Mother arrived by mail today. The box was less than twelve by twelve and heavier than I’d imagined. There were little knobs and hard things in it.
I called my sister. “She’s here,” I said.
“Did you open the box?”
“Did you OPEN it?”
“It’s her? You’re sure? She’s definitely dead?”
“You’ll have to see for yourself.”
She’d be home in twenty minutes. I went to the kitchen to make tea. Helen likes Earl Gray with cream and sugar. I like lemon.
Mother died on vacation in Florida. The Dade County Sheriff’s Office suggested cremations and the US Mail.
Helen arrived as I carried the tea tray to the table in the living room. She sat next to me on the couch, reached out and fingered the corrugated edges of the cardboard box. “Do you think it’s really her?”
I poured the tea. “There’s no way to tell,” I said. “But Dade County wouldn’t make a mistake like that, would they?” I added two lumps and cream to Helen’s tea. She stirred and set the cup next to mother’s box, opened the lid and peered inside. “It’s gray,” she said.
“She’s quite heavy,” I said and sipped.
“I expected more.”
Helen took her spoon and stirred the ashes. I leaned back into the couch. She lifted her spoon and soft gray talc clung to the bowl. She stirred her tea and took a sip. “Needs more sugar,” she said.
I handed her a cube and waited. She drank again.”I like her better this way,” she said.
Helen looked at me over the edge of her tea cup. “We have to decide where to put her,” she said.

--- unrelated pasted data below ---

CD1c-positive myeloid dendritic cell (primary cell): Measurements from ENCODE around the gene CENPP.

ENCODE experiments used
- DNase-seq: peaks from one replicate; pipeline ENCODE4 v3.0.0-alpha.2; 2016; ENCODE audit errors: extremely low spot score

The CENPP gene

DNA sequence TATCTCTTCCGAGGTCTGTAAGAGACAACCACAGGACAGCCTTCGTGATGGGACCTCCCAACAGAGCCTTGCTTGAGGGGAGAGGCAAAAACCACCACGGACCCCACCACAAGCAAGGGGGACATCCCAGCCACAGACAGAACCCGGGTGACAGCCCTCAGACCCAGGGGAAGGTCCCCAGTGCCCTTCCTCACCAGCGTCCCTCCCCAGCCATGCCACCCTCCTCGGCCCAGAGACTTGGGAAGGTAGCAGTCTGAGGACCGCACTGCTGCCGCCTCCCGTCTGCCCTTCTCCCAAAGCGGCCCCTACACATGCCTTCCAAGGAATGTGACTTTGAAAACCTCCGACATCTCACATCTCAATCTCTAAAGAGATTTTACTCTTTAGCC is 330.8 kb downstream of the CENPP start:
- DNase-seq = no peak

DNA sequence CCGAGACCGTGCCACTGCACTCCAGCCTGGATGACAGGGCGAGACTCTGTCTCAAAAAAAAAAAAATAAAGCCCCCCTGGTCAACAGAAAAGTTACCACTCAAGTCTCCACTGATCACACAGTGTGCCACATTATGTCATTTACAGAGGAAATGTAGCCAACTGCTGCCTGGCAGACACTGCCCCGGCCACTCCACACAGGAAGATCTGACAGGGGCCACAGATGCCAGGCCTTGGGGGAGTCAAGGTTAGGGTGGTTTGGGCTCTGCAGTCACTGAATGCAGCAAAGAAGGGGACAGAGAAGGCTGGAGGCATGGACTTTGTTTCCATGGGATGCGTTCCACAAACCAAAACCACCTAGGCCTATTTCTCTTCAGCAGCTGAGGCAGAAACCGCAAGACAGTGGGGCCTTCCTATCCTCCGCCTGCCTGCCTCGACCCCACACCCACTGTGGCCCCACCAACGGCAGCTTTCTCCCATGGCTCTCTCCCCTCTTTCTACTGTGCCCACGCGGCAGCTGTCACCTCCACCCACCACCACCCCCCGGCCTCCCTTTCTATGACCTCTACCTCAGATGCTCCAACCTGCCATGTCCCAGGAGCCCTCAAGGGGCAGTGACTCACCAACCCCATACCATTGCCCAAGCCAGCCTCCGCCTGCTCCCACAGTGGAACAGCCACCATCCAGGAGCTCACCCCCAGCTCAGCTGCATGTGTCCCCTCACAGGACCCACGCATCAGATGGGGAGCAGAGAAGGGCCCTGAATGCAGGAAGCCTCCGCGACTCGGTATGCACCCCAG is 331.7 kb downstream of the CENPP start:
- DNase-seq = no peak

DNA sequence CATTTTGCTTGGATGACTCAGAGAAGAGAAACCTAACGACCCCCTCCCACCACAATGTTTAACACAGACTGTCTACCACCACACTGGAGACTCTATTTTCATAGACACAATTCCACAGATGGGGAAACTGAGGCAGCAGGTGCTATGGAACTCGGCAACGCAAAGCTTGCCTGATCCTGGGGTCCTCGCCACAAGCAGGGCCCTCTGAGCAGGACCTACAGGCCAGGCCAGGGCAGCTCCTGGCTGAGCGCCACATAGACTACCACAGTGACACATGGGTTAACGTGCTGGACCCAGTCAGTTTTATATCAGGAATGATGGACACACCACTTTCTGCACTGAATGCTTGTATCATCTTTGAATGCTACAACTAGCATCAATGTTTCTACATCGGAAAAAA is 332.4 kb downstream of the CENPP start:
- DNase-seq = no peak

“The railroad crossing at Harmon Avenue,” I said. “Where the trucks go to the dump.”
“Not bad,” Helen said.
“Fertilizer for my ficus tree,” I said.
Helen looked into the box. “There’s nothing life-giving in there. How about the river below the electric plant where the water’s warm and the fish float year round.”
“The LeBrea Tarpits,” I said.
“Isn’t that in California?” she asked.
“It might be worth the trip.”
“The Dumpster behind Chung King’s Chinese Dynasty?”
Helen smiled and said, “Lolly Poker’s bed.”
I offered Helen a cookie. She took a bite and shook crumbs into mother’s box. There was a twinkle in her eye.
Helen almost got married once to Ott Galle. He was old and she was only twenty. She had the twinkle then, but mother scared him off by saying he had to marry the oldest, if he meant to have one of her girls. Helen never blamed me.
“The privet hedge beside the Do Duck Inn where the drunks pee,” I said.
Helen popped the rest of the cookie in her mouth.
“Three Mile Island,” I said.
“I read in Time Magazine it’s been reclaimed. People are living there again.”
“Okay. How about Chernobyl?”
We sat thinking for a moment, then Helen took the box and dumped it on the carpet. “Why rush?” she said. She ground the ash in with her blue slingbacks and went to the closet for the vacuum. When she sucked the ashes off the floor we could hear the knobs and hard things pinging against the beater bar.
“That’s good enough,” I finally said. Helen’s eyes met mine. She turned off the vacuum and put it away in the closet. We finished our tea and cookies. Helen dropped mother’s obituary at the newspaper office on her way back to work. It appeared in the newspaper the following morning.
Freida ELizabeth Johnson, 78,
died in FLorida on June 14.
Survived by daughters Helen
and Grace, at home.
Private services were held.
Helen read it to me over breakfast. “We still have to empty the vacuum bag,” I said.
“Yes,” Helen said. “But now we have time to think about it.”